The Federal Reserve is set to carry out its own exercise. Chair Jerome Powell recently told lawmakers that “it’s very likely that climate stress scenarios, as we like to call them, will be a key tool going forward”. He noted that these “are really about assuring that the large financial institutions understand all of the risks that they’re taking, including the risks that may be inherent in their business model regarding climate change over time”, rather than adjusting capital requirements.
The People’s Bank of China conducted a climate stress test involving 21 commercial banks and two development banks in the second half of 2021. It focused only on the effects of increased emissions costs on asset quality and capital adequacy levels. A report on the exercise warned of a growing risk of defaults on loans to high carbon sectors faced with rising emissions costs.
Authorities in Japan and South Korea have each also announced plans to carry out limited scenario exercises during 2022.
Analysts say the current exercises aren’t enough
Much of the criticism of supervisors’ current approach to scenario analysis centres around three broad arguments: that the process is taking too long; that the current exercises lack sophistication; and that they are a distraction from more impactful measures.
Although many supervisors have climate scenario exercises underway, a large number are in their pilot phase, with only a handful having concluded and reported. A need for more understanding and market data about climate risks is often cited as a reason for the limited progress, but analysts have questioned this rationale. “It does not make sense to expect research outcomes in 10 years from now to support policy decisions that must be taken in the present to have any impact,” said researchers at University College London and the New Economics Foundation.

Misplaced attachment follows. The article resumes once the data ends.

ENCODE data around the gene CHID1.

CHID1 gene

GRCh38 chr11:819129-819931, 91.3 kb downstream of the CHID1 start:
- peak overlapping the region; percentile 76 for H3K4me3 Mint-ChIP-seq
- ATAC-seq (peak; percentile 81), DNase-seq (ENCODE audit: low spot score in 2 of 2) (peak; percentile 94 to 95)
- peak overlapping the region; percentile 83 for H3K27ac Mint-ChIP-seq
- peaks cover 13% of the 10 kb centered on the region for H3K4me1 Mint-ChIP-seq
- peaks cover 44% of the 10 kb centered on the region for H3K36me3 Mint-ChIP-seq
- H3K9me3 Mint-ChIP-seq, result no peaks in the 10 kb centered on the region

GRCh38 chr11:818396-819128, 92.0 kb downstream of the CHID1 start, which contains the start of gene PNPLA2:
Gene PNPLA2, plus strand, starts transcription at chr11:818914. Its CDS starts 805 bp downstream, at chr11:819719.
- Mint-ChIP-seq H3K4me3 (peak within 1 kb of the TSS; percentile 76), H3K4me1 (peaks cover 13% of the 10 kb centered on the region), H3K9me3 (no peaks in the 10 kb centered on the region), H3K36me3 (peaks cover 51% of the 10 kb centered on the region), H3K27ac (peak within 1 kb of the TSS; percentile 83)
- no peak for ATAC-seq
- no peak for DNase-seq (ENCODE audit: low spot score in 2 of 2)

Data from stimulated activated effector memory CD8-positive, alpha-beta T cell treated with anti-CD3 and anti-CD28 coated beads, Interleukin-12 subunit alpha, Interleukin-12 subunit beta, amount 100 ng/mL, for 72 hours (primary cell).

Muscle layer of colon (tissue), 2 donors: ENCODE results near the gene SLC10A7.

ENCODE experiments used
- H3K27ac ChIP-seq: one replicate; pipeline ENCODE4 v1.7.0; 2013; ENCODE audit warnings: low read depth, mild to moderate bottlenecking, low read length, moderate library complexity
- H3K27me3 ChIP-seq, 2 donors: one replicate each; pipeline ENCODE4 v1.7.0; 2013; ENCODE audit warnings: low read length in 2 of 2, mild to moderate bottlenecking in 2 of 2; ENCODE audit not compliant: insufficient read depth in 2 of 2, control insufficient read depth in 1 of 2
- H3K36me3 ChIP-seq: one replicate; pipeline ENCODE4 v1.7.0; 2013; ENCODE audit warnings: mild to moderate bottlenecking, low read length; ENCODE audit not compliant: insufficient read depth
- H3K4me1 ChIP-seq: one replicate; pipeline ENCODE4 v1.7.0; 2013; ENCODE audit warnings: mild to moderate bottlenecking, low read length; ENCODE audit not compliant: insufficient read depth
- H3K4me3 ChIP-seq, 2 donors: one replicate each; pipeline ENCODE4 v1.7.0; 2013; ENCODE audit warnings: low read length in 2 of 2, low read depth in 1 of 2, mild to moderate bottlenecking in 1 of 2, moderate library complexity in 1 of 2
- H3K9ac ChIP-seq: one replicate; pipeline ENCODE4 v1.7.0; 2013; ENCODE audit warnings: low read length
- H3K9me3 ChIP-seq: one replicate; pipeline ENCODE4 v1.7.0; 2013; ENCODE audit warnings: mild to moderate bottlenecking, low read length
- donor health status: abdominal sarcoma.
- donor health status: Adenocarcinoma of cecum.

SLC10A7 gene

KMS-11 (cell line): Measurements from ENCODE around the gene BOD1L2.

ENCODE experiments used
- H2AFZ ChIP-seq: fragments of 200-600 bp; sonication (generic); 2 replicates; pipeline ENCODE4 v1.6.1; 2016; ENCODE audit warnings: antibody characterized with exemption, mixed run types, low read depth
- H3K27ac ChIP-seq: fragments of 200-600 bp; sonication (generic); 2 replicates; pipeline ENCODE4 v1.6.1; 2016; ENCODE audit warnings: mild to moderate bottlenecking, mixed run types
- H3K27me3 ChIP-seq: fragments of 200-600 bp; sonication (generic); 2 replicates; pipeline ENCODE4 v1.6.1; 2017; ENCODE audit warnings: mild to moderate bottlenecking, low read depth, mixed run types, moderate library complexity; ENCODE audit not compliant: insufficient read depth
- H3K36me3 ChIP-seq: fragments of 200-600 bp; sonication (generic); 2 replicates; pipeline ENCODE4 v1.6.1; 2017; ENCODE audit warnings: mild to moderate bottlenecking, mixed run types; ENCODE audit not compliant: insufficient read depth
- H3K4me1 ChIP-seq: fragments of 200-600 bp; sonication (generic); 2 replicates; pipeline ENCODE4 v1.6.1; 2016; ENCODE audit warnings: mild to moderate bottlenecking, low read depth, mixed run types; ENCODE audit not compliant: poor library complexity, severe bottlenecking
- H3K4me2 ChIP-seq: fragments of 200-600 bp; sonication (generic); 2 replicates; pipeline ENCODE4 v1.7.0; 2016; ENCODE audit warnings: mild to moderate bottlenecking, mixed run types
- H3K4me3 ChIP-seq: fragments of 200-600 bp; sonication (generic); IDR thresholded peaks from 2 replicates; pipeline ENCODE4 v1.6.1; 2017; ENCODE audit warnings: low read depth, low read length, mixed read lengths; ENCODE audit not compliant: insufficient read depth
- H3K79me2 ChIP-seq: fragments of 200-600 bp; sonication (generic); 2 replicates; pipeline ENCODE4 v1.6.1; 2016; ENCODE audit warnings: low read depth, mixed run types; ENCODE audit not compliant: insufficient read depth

Analysts have also stressed that in order for scenario analysis and stress-testing to be useful, it must use climate scenarios that are sophisticated enough to reflect the ways in which transition and physical risks are actually likely to materialise in the coming decades.
For example, various experts have said that they should account for not only global, but also regional transition and physical risks. Others have said they should not be based on overly-optimistic assumptions about the impact of unproven technologies like hydrogen energy and carbon dioxide removal. Furthermore, they should reflect the interdependence of the climate and biodiversity, and the potential for feedback loops between banks and the real economy.
Although there is a broad consensus that stress tests are a necessary part of supervisors’ toolkit to address climate risk, some experts have cautioned against relying on them too heavily. Academics, notably Ryan Collins et al at UCL, have warned that predicting the impact of global warming on economic and financial systems is impossibly complex, and that instead of relying on inadequate methodologies to try and measure those risks, central banks should take a precautionary approach towards addressing them.
This would involve proactively steering market actors towards a managed transition, so as to minimise harm to the financial system and the wider economy in the future. For example, Finance Watch sees climate-adjusted capital rules as being the most powerful element of supervisors’ toolkit, and has advocated for a ‘one-for-one’ rule for the financing of new fossil fuel projects, meaning that banks would have to do so solely from their own funds.
This page was last updated March 21, 2023